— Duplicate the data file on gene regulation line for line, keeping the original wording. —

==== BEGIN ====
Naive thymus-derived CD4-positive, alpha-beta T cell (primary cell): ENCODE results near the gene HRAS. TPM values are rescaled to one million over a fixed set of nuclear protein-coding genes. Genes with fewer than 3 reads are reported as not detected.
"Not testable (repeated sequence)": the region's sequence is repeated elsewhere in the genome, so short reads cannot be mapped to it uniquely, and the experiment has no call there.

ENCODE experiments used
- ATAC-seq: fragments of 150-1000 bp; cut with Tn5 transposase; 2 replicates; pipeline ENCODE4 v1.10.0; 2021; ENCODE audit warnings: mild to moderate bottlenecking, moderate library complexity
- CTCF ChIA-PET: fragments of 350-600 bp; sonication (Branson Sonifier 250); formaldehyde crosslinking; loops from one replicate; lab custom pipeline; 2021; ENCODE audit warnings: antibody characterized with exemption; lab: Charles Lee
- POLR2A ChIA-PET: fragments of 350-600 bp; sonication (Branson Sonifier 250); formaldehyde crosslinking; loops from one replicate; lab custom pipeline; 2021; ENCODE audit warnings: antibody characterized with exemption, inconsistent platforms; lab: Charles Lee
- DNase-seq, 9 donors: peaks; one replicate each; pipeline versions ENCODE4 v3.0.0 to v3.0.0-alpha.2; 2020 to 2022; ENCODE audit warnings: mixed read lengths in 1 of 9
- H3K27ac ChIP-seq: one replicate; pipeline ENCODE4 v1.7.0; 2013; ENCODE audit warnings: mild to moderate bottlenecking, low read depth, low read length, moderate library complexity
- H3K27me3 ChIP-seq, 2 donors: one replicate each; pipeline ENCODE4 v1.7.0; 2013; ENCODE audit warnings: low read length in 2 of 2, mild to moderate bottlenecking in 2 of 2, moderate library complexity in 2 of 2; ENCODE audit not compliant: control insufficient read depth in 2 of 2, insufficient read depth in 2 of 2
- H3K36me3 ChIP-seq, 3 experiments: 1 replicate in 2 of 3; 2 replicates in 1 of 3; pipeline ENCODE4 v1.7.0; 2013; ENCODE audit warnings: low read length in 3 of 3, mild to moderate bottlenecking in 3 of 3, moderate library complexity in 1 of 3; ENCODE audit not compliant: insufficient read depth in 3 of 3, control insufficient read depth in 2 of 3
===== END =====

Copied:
Naive thymus-derived CD4-positive, alpha-beta T cell (primary cell): ENCODE results near the gene HRAS. TPM values are rescaled to one million over a fixed set of nuclear protein-coding genes. Genes with fewer than 3 reads are reported as not detected.
"Not testable (repeated sequence)": the region's sequence is repeated elsewhere in the genome, so short reads cannot be mapped to it uniquely, and the experiment has no call there.

ENCODE experiments used
- ATAC-seq: fragments of 150-1000 bp; cut with Tn5 transposase; 2 replicates; pipeline ENCODE4 v1.10.0; 2021; ENCODE audit warnings: mild to moderate bottlenecking, moderate library complexity
- CTCF ChIA-PET: fragments of 350-600 bp; sonication (Branson Sonifier 250); formaldehyde crosslinking; loops from one replicate; lab custom pipeline; 2021; ENCODE audit warnings: antibody characterized with exemption; lab: Charles Lee
- POLR2A ChIA-PET: fragments of 350-600 bp; sonication (Branson Sonifier 250); formaldehyde crosslinking; loops from one replicate; lab custom pipeline; 2021; ENCODE audit warnings: antibody characterized with exemption, inconsistent platforms; lab: Charles Lee
- DNase-seq, 9 donors: peaks; one replicate each; pipeline versions ENCODE4 v3.0.0 to v3.0.0-alpha.2; 2020 to 2022; ENCODE audit warnings: mixed read lengths in 1 of 9
- H3K27ac ChIP-seq: one replicate; pipeline ENCODE4 v1.7.0; 2013; ENCODE audit warnings: mild to moderate bottlenecking, low read depth, low read length, moderate library complexity
- H3K27me3 ChIP-seq, 2 donors: one replicate each; pipeline ENCODE4 v1.7.0; 2013; ENCODE audit warnings: low read length in 2 of 2, mild to moderate bottlenecking in 2 of 2, moderate library complexity in 2 of 2; ENCODE audit not compliant: control insufficient read depth in 2 of 2, insufficient read depth in 2 of 2
- H3K36me3 ChIP-seq, 3 experiments: 1 replicate in 2 of 3; 2 replicates in 1 of 3; pipeline ENCODE4 v1.7.0; 2013; ENCODE audit warnings: low read length in 3 of 3, mild to moderate bottlenecking in 3 of 3, moderate library complexity in 1 of 3; ENCODE audit not compliant: insufficient read depth in 3 of 3, control insufficient read depth in 2 of 3